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dc.contributor.advisorMcEneaney, John
dc.contributor.authorHine, Lisa
dc.date.accessioned2017-11-08T13:40:13Z
dc.date.available2017-11-08T13:40:13Z
dc.identifier.urihttp://hdl.handle.net/10323/4595
dc.description.abstractThis study examines the impact of type of peer review first year college students participated in, either face-to-face (F2F) or online (OL) and its effect on students' writing achievement. Using a two-way repeated measures design, this research measured students' overall writing score as well as the five key areas of writing: focus and meaning; content and development; organization; language use, voice and style; and mechanics and conventions. Since this design allows for a pre- and post-test of the participants, it was chosen to measure the treatment effect, comparing the type of peer review between groups and its overall impact on students’ final writing achievement. The results suggest that there was not a significant effect based on the format of the peer review (F2F vs. OL) in either students' overall score nor in the five key areas of writing. However, there was statistically significant growth in both overall writing achievement scores over time as well as in the five key areas of writing, indicating that regardless of peer review format, first-year writing students’ writing achievement can improve over the course of one semester.en_US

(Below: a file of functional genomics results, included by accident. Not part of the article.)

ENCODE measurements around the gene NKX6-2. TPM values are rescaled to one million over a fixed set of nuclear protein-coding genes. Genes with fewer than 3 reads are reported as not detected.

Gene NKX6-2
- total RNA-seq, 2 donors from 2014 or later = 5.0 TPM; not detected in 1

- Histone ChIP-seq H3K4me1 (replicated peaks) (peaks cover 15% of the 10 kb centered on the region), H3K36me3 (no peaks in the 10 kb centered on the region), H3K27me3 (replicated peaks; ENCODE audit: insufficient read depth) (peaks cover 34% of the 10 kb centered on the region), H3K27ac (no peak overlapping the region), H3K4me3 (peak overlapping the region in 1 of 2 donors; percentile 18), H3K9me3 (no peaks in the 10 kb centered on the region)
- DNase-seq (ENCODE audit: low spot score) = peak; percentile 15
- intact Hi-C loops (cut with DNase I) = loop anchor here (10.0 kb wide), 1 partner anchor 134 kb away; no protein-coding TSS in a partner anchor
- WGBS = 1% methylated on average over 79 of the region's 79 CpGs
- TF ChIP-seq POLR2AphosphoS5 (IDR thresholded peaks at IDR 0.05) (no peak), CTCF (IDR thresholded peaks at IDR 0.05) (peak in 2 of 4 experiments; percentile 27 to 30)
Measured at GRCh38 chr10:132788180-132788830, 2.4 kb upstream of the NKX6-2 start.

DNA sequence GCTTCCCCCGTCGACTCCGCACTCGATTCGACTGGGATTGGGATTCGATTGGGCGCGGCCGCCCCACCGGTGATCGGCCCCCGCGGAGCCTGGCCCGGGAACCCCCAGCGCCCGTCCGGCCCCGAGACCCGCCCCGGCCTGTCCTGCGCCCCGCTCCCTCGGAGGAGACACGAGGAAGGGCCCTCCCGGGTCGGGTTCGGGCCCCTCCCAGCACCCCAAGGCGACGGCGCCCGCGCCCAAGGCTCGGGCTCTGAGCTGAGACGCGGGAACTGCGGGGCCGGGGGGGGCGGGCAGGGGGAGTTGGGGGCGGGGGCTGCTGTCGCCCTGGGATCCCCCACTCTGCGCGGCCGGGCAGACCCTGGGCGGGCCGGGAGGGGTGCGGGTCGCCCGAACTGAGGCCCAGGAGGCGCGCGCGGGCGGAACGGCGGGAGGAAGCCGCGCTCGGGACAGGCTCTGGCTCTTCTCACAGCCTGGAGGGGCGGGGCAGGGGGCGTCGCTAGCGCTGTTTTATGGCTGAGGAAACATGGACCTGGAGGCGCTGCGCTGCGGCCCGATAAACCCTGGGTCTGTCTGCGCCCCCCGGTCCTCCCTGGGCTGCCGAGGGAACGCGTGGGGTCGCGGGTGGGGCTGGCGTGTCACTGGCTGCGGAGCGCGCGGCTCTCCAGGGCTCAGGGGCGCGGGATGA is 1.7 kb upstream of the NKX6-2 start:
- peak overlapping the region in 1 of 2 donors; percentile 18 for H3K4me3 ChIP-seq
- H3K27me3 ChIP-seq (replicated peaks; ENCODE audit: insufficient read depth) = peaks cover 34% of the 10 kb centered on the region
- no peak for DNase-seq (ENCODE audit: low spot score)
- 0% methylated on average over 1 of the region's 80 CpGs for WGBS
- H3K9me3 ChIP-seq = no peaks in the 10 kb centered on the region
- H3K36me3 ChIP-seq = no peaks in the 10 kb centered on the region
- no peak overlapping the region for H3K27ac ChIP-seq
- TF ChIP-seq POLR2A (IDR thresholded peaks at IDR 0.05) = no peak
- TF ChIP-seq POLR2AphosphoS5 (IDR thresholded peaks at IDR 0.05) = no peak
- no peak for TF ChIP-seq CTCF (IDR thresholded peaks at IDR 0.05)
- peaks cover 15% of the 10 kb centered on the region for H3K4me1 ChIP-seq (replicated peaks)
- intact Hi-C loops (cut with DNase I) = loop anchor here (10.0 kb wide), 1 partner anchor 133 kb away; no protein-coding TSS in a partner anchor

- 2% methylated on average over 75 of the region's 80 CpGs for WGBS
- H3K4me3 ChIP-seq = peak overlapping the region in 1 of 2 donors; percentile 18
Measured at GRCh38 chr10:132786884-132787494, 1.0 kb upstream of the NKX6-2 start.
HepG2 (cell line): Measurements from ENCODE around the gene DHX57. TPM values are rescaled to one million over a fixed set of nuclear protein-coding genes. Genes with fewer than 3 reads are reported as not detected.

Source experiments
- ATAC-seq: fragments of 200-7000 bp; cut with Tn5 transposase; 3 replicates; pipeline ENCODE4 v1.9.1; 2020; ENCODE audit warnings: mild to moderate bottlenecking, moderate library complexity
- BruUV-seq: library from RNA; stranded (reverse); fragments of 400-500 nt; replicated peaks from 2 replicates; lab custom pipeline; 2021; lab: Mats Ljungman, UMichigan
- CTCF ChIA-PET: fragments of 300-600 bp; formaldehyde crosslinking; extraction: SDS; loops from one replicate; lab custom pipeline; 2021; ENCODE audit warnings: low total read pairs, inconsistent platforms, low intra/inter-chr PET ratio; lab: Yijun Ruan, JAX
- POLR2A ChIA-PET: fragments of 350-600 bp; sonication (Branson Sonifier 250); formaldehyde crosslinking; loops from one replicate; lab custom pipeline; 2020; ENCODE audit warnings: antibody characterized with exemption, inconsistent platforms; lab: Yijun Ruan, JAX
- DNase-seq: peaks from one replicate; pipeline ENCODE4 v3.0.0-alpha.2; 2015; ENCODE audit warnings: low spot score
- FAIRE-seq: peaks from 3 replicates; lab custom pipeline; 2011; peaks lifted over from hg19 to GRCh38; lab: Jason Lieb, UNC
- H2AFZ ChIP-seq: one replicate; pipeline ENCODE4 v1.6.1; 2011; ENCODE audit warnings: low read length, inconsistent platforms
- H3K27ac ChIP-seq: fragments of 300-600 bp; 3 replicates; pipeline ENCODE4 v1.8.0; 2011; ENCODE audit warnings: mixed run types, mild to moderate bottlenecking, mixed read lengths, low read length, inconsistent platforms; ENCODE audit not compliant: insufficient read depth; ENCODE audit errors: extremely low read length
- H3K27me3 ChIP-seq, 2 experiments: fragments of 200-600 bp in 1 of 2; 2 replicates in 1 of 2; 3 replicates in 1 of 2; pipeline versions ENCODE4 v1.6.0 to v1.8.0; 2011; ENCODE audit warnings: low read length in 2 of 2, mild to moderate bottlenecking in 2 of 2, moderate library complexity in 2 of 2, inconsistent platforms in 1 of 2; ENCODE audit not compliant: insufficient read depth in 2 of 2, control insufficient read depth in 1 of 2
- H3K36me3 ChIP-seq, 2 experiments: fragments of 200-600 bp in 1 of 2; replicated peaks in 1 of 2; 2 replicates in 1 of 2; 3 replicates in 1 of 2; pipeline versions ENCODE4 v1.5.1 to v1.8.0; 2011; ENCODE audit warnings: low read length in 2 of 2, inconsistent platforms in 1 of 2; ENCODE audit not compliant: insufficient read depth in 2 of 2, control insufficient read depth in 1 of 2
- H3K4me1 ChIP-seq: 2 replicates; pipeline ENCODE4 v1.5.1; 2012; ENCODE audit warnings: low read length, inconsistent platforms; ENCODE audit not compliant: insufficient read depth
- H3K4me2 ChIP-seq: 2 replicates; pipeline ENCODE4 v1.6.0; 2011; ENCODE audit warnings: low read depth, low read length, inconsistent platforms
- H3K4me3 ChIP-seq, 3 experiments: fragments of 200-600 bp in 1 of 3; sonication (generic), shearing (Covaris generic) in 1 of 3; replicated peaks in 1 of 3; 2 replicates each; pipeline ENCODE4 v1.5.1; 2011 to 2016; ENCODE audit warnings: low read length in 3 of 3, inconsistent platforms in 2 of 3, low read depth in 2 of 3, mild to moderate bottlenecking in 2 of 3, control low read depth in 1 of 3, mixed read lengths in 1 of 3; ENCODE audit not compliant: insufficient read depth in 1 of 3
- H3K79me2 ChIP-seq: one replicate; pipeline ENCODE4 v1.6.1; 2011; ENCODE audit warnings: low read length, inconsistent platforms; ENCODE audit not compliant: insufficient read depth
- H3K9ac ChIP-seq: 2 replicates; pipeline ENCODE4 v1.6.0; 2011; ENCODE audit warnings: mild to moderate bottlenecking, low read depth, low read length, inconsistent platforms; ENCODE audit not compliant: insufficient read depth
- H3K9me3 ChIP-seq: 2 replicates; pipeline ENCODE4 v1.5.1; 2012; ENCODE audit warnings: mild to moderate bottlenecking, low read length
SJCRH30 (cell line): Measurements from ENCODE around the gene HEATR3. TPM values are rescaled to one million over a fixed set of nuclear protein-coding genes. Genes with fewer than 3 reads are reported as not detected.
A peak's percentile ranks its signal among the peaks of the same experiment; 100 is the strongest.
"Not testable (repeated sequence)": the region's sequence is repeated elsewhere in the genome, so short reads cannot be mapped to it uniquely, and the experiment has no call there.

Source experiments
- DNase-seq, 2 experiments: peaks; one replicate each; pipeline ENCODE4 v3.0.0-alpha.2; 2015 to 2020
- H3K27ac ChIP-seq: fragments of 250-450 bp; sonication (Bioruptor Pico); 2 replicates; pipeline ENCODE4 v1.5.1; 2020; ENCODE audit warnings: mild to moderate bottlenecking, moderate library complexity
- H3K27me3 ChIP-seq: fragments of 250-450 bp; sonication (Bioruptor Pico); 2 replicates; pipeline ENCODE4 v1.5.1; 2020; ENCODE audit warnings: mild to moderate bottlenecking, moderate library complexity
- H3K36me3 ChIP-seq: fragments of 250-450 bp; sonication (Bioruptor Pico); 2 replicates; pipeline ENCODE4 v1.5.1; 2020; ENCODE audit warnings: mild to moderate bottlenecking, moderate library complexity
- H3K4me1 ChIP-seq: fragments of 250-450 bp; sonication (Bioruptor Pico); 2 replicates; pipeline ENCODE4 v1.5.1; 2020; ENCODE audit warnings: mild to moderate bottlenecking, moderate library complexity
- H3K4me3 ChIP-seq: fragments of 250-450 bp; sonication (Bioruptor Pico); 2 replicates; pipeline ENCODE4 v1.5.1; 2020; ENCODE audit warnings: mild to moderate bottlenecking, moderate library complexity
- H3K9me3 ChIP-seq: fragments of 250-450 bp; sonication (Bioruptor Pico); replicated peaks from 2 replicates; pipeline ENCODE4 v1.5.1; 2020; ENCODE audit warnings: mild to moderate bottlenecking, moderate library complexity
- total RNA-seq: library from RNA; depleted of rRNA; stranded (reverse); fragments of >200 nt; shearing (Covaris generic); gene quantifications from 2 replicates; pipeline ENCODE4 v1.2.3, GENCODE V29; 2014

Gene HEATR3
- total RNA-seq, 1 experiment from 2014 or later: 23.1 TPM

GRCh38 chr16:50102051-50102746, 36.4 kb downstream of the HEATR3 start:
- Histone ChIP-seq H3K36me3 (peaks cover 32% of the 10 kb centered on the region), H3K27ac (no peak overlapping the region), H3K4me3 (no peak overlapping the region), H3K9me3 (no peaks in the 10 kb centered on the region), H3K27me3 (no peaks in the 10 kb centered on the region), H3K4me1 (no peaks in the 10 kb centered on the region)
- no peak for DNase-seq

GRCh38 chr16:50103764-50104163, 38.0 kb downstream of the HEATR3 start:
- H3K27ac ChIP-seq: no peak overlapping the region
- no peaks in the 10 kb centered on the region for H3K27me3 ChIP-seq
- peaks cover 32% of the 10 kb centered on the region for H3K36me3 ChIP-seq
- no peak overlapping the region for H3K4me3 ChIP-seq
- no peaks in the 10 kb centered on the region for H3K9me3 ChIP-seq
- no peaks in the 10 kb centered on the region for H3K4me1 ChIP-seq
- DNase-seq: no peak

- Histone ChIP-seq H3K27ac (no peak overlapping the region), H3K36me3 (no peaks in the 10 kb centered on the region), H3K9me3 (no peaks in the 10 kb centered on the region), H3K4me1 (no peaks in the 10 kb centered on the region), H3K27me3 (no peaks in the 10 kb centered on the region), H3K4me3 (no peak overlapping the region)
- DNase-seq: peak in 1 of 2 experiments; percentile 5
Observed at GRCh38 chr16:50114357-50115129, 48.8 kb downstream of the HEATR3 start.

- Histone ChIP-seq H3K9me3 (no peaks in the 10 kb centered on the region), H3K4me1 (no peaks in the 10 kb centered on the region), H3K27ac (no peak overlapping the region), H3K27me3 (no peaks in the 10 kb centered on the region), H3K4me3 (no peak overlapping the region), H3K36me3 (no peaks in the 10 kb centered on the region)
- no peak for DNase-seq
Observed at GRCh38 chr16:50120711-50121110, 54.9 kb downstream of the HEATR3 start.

dc.subjectPeer reviewen_US
dc.subjectOnline peer reviewen_US
dc.subjectFace-to-face peer reviewen_US
dc.subjectWriting achievementen_US
dc.subjectFirst year writingen_US
dc.titleTHE IMPACT OF FACE-TO-FACE VERSUS ONLINE PEER REVIEW ON STUDENTS' WRITING ACHIEVEMENTen_US
dc.typeDissertation
dc.relation.departmentReading
dc.contributor.advisoremailmceneane@oakland.eduen_US
dc.subject.methodologyQuantitativeen_US


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